The late film historian and western aficionado William K. Everson had an overwhelming fondness for the first decades of the western genre, so much so that he neglected the post-World War II “oaters” and made factual mistakes when discussing them. In truth, the 1950s was the genre’s golden age. Here are the reasons:
1. Most grade A and many B westerns were filmed in color and on location. See, for example, The Last Wagon (Sedona, Arizona), The Far Country (Canada), Escape from Fort Bravo (Death Valley), Run of the Arrow (St. George, Utah), and Shane (Jackson Hole, Wyoming). One reason for this was competition from TV. Movies had to provide something more spectacular to lure people from their sets. Thus color and…CinemaScope, VistaVision, SuperScope, Cinerama.
2. Stars of even the highest magnitude besides John Wayne, Gary Cooper and James Stewart were not loathe to take on cowboy roles. There was no shame in riding the range for the likes of Gregory Peck, Glenn Ford, William Holden, Richard Widmark, Charlton Heston, Robert Mitchum, Kirk Douglas, Alan Ladd, Robert Taylor, Stewart Granger, Eleanor Parker, Susan Hayward, Tyrone Power, Clark Gable, Robert Ryan, Jean Simmons, Barbara Stanwyck, Jack Lemmon, James Cagney, and even Joan Crawford (see Johnny Guitar).
3. In keeping with a more adult approach in many genres after World War II, westerns became more nuanced. In 1947, Pursued became what is generally considered the first “adult” western. A young man (Robert Mitchum) is raised by a surrogate mother (Judith Anderson), has problems with her natural son, loves her daughter (Teresa Wright), and must beware of a man lurking in the shadows (Dean Jagger). A father- son conflict raises its head in the following year’s Red River, with Matthew Garth (Montgomery Clift) challenging his adoptive father Tom Dunson (John Wayne). This trend continued in the fifties. One need only consider the seven James Stewart oaters of the decade: Winchester ’73, Broken Arrow, Bend of the River, The Naked Spur, The Man from Laramie, The Far Country, Night Passage. All but Night Passage were directed by film noir expert Anthony Mann and have hard edges. Stewart’s characters are often brought to the brink of destruction and must exert themselves to the utmost to overcome obstacles, as in Winchester ‘73 when Stewart’s Lin McAdam pounds gunman Waco Johnny Dean (Dan Duryea) onto the bar to make him reveal the whereabouts of Dutch Henry Brown (Stephen McNally), the brother Stewart is going to kill. In The Man from Laramie, Stewart has his hand mutilated by the sadistic Alex Nicol. His buddy (Walter Brennan) murdered and himself filled with lead in The Far Country, Stewart returns from the near-dead in order to kill the hanging judge (John McIntire) and his hired gun (Robert J. Wilke). Psychological if not pathological behavior infuses Johnny Guitar and Forty Guns.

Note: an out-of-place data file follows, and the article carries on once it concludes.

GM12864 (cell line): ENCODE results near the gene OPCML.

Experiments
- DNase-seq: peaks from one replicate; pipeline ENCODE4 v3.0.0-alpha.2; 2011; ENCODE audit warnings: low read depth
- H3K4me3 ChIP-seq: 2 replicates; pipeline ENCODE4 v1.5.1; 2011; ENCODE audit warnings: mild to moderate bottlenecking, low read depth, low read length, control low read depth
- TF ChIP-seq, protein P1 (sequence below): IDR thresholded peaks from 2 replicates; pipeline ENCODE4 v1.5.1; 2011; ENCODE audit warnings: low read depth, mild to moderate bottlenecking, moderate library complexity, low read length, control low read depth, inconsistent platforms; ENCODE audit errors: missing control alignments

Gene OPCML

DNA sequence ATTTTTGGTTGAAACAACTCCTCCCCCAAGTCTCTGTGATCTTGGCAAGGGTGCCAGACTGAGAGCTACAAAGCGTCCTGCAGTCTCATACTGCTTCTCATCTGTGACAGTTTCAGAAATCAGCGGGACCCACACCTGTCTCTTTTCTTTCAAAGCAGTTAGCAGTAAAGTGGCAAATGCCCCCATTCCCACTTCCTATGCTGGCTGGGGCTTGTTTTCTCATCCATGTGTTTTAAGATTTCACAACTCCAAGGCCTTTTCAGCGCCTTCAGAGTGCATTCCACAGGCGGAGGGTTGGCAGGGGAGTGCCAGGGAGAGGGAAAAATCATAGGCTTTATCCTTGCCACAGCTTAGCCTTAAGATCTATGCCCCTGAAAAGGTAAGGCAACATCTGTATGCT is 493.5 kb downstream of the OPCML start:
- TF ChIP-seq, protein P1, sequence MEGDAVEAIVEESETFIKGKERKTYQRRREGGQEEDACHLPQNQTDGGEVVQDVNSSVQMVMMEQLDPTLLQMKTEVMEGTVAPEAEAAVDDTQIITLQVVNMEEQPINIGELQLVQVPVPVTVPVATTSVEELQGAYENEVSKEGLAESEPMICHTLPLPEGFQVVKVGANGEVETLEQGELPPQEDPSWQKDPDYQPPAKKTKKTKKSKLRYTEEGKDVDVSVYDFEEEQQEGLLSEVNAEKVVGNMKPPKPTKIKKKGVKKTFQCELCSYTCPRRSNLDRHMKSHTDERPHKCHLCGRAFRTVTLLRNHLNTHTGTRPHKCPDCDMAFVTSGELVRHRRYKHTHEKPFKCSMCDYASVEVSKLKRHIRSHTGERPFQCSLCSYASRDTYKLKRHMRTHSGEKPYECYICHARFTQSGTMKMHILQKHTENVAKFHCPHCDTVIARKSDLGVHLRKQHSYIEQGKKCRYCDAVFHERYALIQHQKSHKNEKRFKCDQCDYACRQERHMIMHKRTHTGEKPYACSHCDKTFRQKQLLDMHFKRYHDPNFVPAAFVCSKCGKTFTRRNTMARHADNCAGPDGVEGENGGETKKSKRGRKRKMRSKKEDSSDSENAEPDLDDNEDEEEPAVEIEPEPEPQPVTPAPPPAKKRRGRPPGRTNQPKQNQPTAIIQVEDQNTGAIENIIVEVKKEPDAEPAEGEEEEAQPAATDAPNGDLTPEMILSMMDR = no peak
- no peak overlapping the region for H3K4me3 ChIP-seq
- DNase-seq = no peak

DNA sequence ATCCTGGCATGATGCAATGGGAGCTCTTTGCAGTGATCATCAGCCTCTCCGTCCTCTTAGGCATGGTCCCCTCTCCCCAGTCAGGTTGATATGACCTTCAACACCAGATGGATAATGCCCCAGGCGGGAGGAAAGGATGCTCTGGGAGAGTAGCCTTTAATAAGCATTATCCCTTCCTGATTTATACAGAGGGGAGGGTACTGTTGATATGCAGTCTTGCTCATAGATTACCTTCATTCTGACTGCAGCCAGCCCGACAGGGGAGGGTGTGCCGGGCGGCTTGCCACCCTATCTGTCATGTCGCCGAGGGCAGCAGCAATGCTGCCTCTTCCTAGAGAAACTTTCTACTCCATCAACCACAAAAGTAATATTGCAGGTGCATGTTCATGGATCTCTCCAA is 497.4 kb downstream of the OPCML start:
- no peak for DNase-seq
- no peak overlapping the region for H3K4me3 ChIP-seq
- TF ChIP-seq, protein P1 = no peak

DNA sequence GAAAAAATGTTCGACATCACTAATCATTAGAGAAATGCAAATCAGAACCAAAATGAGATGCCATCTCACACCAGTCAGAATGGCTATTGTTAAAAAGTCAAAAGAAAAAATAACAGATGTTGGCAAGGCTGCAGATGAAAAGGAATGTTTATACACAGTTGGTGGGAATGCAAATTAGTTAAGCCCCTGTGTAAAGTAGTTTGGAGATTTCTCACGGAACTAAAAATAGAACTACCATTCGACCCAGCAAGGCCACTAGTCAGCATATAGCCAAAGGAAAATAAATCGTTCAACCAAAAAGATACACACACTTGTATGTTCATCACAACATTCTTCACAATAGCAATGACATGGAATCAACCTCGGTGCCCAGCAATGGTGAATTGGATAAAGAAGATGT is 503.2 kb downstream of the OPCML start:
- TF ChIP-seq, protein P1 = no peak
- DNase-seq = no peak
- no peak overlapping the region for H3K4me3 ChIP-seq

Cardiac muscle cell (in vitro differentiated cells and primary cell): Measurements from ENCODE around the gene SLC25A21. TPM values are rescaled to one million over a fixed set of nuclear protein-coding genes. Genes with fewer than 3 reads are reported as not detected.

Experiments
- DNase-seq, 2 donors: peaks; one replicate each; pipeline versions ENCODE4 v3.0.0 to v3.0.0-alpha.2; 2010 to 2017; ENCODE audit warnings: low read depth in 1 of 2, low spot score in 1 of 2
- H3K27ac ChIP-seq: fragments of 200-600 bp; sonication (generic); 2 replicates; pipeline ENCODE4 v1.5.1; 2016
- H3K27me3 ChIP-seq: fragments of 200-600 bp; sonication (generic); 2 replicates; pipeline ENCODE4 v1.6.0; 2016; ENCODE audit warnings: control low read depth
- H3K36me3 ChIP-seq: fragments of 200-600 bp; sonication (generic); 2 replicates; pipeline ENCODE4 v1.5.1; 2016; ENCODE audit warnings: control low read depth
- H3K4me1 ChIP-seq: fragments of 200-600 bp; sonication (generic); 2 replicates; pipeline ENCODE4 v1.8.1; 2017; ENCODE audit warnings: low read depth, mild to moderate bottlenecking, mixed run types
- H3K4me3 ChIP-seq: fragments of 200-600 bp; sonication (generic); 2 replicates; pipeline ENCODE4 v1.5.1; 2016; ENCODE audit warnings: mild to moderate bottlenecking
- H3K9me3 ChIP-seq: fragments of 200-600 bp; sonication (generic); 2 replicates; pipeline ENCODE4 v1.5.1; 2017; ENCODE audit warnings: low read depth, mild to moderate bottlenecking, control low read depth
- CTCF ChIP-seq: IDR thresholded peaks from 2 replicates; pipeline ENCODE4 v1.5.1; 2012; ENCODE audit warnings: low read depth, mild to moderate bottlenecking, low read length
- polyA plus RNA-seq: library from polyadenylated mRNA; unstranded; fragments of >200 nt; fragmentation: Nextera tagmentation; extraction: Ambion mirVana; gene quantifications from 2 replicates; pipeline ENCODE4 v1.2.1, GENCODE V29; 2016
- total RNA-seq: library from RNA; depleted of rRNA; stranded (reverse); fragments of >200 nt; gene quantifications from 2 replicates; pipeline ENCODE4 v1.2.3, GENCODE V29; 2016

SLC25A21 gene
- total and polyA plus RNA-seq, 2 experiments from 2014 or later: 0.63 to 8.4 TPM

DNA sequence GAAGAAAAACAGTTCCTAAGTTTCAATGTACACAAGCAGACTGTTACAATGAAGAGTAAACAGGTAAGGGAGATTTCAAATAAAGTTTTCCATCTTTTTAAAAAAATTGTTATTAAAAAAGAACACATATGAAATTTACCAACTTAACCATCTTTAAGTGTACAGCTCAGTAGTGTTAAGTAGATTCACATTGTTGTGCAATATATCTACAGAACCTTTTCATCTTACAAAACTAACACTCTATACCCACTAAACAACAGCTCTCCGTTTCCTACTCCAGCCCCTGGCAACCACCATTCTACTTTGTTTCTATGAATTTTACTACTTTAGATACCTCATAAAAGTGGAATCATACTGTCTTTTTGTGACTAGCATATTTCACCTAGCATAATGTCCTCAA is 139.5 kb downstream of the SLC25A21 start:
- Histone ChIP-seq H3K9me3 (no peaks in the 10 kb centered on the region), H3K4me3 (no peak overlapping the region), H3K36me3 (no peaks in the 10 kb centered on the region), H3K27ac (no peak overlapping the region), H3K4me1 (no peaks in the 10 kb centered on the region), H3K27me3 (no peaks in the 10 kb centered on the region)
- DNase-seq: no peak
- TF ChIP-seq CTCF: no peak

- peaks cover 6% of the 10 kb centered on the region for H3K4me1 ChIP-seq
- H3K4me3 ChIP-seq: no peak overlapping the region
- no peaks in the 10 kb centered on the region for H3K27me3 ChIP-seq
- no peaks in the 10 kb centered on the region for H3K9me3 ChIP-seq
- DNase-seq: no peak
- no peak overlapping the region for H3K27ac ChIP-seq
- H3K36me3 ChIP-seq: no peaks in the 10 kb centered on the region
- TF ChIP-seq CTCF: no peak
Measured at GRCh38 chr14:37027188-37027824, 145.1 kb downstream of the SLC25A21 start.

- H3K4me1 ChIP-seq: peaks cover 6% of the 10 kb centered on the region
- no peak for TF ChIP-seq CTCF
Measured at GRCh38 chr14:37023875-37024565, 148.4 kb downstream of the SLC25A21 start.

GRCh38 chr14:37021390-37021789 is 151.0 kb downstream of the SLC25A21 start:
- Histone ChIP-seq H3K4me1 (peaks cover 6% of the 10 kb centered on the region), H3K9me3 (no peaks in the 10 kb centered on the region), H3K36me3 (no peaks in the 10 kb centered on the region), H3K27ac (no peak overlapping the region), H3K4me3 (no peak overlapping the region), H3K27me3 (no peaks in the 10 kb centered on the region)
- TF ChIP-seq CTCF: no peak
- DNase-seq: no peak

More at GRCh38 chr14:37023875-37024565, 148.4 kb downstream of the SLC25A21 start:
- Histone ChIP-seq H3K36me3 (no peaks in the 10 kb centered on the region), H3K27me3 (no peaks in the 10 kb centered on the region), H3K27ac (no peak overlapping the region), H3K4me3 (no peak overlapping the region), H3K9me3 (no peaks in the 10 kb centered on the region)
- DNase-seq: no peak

4. Three classics. In some quarters the definitive western classics of the sound ear are Stagecoach, Red River, High Noon, Shane, The Searchers, Ride the High Country, and The Wild Bunch. High Noon, Shane, and The Searchers were released in the 50s.
5. Contrary to myth, in the sound era and especially in the 1950s, the vast majority of filmmakers did not denigrate native Americans in first-class—and even most B productions. Except for a big-time production like Arrowhead or films in which the native Americans were a feature-less, sometimes unseen, enemy while the soldiers (Two Flags West, 1950) or gold seekers (Garden of Evil, 1954), the tribes were always presented as victims deserving sympathy. What with unscrupulous traders plying them with firewater; a government breaking treaties; gold seekers, sodbusters and railroad men invading their domains; and hunters exterminating the buffalo, it was understandable that they would take to the warpath. Two major 1950 films examined Ill treatment of native Americans: Broken Arrow and Devil’s Doorway. In 1953’s Apache, Burt Lancaster played Massai, unwilling to surrender to the white eyes. In Fort Yuma (1955) Peter Graves was a very racist cavalry officer, but as savage as the warrior he threatens. In the same year’s A-production, The Indian Fighter, Kirk Douglas mediated between the races. As a disgruntled Confederate in 1957’s Run of the Arrow (prefiguring Dances with Wolves), Rod Steiger joined the Sioux. There have been complaints that Caucasian actors played native American roles, e.g., Jeff Chandler in Broken Arrow and The Battle at Apache Pass, Victor Mature in Chief Crazy Horse, Elsa Martinelli in The Indian Fighter. But they did not play them as bloodthirsty or fools. A half dozen supporting players were expert at this, portraying native Americans multiple times, and someone quipped that there should be a book about them titled The Lost Tribe: White Men Who Played Indians. These would include Henry Brandon (German), Frank DeKova, Eduard Franz, Keith Larsen, and Michael Pate (Australian). One of native American descent who ably played his ancestors was Pat Hogan (Gun Fury, The Last Frontier, Davy Crockett, etc.).
In summary, let no one say that only the Hollywood musical enjoyed its golden moment in the 1950s.
Perhaps the most comprehensive and perceptive analysis and survey of the western genre is to be found in The Overlook Film Encyclopedia: The Western (1995) by Phil Hardy, and Western Films: A Complete Guide (1982) by Brian Garfield.